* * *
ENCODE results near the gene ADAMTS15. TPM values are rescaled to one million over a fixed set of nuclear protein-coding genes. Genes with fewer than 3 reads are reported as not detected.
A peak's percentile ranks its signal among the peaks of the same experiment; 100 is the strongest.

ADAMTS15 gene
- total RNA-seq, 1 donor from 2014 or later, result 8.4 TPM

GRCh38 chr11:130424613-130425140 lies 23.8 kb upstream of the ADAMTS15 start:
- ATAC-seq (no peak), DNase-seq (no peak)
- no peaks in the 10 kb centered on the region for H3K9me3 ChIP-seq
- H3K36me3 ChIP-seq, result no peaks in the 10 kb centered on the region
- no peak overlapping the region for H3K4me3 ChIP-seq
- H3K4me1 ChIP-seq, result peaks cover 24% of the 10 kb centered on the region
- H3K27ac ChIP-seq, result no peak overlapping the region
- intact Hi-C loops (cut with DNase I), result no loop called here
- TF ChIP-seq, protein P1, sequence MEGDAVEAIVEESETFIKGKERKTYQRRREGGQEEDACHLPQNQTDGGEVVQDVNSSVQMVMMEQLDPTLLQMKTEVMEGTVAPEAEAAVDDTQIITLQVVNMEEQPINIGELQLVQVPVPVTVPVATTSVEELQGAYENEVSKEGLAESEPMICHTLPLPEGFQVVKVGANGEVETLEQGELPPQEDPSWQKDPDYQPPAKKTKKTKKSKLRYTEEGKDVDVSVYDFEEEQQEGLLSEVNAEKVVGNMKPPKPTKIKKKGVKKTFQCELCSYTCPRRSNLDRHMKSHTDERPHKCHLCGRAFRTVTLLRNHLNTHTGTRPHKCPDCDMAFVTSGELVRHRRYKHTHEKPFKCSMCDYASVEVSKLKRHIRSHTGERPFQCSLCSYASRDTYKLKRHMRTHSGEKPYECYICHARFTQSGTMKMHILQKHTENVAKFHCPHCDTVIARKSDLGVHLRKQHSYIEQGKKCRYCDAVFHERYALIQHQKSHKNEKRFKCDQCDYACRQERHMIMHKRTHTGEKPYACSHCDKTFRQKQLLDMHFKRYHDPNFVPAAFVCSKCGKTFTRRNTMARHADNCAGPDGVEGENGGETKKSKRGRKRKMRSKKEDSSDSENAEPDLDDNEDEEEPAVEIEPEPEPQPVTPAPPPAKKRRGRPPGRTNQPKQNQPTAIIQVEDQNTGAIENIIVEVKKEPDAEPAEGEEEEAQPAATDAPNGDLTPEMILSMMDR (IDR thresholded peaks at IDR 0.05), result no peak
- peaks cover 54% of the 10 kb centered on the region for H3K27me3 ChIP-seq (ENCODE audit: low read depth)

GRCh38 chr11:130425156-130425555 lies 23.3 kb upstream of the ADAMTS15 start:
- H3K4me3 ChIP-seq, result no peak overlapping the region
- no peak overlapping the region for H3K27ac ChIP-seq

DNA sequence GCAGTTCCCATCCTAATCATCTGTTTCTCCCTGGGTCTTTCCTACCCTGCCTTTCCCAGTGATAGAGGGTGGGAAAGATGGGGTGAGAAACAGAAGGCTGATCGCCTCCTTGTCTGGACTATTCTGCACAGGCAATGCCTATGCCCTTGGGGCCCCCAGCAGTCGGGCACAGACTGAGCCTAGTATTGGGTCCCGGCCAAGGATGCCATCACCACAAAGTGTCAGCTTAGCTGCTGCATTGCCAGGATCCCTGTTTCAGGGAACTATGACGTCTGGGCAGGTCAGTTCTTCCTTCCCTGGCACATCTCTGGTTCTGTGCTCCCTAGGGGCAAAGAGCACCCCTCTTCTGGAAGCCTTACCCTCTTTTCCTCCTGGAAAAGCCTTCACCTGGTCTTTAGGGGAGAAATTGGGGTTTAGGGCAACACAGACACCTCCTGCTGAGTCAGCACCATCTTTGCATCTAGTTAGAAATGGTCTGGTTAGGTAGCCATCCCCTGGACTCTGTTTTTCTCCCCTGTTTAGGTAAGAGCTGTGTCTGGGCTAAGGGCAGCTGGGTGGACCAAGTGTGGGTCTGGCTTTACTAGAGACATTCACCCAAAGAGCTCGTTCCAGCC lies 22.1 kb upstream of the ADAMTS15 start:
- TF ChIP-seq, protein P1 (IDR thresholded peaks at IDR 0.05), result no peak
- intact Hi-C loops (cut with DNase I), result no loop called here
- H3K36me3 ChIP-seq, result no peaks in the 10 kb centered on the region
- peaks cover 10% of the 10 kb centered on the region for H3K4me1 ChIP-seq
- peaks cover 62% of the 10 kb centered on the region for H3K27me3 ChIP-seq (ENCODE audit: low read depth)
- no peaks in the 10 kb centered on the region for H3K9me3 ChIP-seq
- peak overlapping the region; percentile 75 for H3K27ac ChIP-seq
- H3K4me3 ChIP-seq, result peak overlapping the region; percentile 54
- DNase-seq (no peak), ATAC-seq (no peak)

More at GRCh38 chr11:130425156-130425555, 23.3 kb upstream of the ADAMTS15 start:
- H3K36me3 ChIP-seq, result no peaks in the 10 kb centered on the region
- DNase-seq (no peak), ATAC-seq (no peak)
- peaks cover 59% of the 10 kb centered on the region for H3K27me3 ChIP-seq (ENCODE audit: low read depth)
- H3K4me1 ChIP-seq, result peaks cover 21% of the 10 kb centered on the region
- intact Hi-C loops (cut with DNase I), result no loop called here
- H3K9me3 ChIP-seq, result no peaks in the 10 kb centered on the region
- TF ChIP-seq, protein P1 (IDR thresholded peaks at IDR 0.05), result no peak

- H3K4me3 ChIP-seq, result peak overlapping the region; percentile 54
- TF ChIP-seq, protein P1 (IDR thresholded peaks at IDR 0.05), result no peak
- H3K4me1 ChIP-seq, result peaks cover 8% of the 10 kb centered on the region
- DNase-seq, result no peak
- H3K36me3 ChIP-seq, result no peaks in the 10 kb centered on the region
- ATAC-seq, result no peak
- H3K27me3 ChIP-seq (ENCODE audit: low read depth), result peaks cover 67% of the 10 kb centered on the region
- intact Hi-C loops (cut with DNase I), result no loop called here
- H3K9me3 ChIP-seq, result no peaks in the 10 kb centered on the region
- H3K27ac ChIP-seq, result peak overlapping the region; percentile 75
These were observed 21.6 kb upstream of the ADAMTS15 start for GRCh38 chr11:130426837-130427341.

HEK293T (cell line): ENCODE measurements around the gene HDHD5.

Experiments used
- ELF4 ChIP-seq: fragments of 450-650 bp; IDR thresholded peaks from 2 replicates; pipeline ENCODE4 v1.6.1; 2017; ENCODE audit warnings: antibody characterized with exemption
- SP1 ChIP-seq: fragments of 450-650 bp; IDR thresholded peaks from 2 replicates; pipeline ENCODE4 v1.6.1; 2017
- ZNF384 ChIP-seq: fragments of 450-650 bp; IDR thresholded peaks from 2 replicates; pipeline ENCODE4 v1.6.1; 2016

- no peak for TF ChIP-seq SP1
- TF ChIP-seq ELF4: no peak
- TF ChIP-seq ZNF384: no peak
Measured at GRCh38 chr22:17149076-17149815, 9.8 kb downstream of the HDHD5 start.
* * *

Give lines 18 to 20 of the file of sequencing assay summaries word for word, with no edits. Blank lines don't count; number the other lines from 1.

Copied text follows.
DNA sequence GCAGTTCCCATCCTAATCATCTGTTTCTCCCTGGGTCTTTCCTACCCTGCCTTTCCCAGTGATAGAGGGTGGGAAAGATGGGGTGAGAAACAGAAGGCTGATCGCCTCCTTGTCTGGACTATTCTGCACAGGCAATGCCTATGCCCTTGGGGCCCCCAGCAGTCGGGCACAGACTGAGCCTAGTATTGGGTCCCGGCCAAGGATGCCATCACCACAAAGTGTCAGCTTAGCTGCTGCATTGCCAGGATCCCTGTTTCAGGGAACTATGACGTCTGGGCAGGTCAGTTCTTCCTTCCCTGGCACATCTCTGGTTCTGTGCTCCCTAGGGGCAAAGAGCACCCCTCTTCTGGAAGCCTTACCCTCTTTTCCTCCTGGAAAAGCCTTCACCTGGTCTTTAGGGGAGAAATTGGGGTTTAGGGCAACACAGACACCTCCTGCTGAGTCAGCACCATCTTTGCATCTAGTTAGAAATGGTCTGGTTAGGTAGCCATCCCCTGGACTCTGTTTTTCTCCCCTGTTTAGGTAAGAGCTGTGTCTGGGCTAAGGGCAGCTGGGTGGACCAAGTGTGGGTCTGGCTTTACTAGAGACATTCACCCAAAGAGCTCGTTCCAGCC lies 22.1 kb upstream of the ADAMTS15 start:
- TF ChIP-seq, protein P1 (IDR thresholded peaks at IDR 0.05), result no peak
- intact Hi-C loops (cut with DNase I), result no loop called here